Reasons behind persistent UK gender pay gap - Business Works
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Reasons behind persistent UK gender pay gap

by Chris Hickey, UK CEO, Robert Walters Women need to feel more confident about their value to firms and it's clear that employers can do more to help empower them for scenarios such as negotiating pay rises or striving for promotion. Our research has highlighted a number of critical issues, says Chris Hickey, UK CEO of Robert Walters, including:

  • More than half of female professionals have never negotiated a pay rise;
  • 54% of women are unsatisfied with pay, with men on average receiving a bigger increase following negotiation;
  • Just one fifth of women know what they need to do to get a promotion;
  • 41% state lack of opportunities is the biggest barrier for women.

We surveyed over 9000 professionals across the UK as part of our research into diversity in the workplace. The findings help to explain the persistent gender pay gap seen at nearly eight in ten larger firms.

The top three challenges to progression at work were lack of opportunities, cited by 41% of female professionals, balancing work and family, cited by 35%, and lack of training, cited by 24%.

More than half of women professionals (54%) are unsatisfied with their pay, feeling that it is not a fair reflection of what they do. Despite this, more than half (57%) have never attempted to negotiate a pay rise, whereas men are 23% more likely to negotiate one across all stages of their career, even though the amount that negotiators pitch for is not far removed from their female counterparts (on average, men tend to receive an eight per cent increase in their salary following a negotiation, whereas women typically receive six per cent). Consequently, men are more likely, even after a negotiation, to feel that their salary is an accurate reflection of the work they do (38% versus 30%).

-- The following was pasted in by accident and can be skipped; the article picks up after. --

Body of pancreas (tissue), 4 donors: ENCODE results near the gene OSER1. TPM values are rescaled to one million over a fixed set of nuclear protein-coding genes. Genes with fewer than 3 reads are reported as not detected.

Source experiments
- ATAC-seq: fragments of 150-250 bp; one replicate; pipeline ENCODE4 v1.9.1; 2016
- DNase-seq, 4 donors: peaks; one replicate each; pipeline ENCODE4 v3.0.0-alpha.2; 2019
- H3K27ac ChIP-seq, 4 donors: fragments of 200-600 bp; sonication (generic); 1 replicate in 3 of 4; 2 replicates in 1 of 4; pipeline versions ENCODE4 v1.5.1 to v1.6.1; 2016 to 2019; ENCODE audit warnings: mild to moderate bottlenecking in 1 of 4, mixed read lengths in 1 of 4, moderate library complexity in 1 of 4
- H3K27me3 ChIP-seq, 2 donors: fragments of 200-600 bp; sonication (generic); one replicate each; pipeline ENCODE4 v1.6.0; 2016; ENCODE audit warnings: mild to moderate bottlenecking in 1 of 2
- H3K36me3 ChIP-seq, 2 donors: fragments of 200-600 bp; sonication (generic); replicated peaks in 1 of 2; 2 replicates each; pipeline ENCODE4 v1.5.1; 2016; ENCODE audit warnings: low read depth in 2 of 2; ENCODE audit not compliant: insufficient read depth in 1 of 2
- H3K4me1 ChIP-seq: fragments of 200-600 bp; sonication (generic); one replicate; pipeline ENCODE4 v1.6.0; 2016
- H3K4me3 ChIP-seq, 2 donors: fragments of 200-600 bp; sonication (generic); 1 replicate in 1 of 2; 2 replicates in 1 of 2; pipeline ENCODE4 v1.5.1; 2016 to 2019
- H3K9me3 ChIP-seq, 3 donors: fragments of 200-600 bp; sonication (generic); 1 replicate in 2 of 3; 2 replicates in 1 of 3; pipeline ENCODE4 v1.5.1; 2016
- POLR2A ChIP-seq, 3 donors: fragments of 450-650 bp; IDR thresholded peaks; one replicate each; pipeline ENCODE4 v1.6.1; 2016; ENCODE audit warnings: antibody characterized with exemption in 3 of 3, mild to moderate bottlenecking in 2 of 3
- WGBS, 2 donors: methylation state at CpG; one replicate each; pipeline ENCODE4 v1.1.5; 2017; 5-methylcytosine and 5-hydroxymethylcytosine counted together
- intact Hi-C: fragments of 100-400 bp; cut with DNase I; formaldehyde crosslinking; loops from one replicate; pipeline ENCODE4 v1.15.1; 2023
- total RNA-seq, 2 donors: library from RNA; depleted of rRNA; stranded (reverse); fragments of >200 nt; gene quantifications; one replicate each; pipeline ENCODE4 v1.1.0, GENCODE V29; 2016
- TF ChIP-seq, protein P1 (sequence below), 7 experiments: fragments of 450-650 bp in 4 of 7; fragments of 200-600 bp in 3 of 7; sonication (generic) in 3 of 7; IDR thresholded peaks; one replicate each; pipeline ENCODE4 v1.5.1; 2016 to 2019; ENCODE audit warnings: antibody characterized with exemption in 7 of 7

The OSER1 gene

Over a quarter of men (27%) claim to know what they need to do to get a promotion versus less than a fifth of women (19%). Some 21% of women want more support from management to understand routes to promotion and 22% (versus 13%) reported that a lack of confidence was a barrier to progression.

A third of men and women reported that they struggled equally to balance their work and family commitments. According to the research, flexible hours is ranked as the nation's most preferred work perk, by 63% of women and 48% of men respectively.

As of 2018, nearly eight in ten firms (78%) with over 260 employees have a pay gap in favour of men according to the official government report. Men are over-represented in higher-paid jobs, while the proportion of women falls the further up the pay scale you go.

Men are also paid higher bonuses. The finance sector has the biggest bonus gap - for every £1 of bonus money paid to men working in finance, their female colleagues will take home just 65p. Other sectors that reported large bonus gaps included the education, health and construction sectors.

Sectors with the most unequal gender representation included engineering, which is 90% male, logistics, which is 90% and technology, which is 77% male.

All the right strides are being made to get women into work - with female professionals making up 47% of the workforce. In addition we're seeing more women working in core science, technology, engineering and maths (STEM) than ever before.

The next steps is taking findings from reports such as this and acting on them. What the report also highlights is that women - from junior through to senior levels - see a lack of gender representation (at their level or) above as a key barrier to them being able to progress. Employers need to understand the effects of unconscious bias, and take active steps on how they can best eliminate this

To find out more, please visit: Robert Walters

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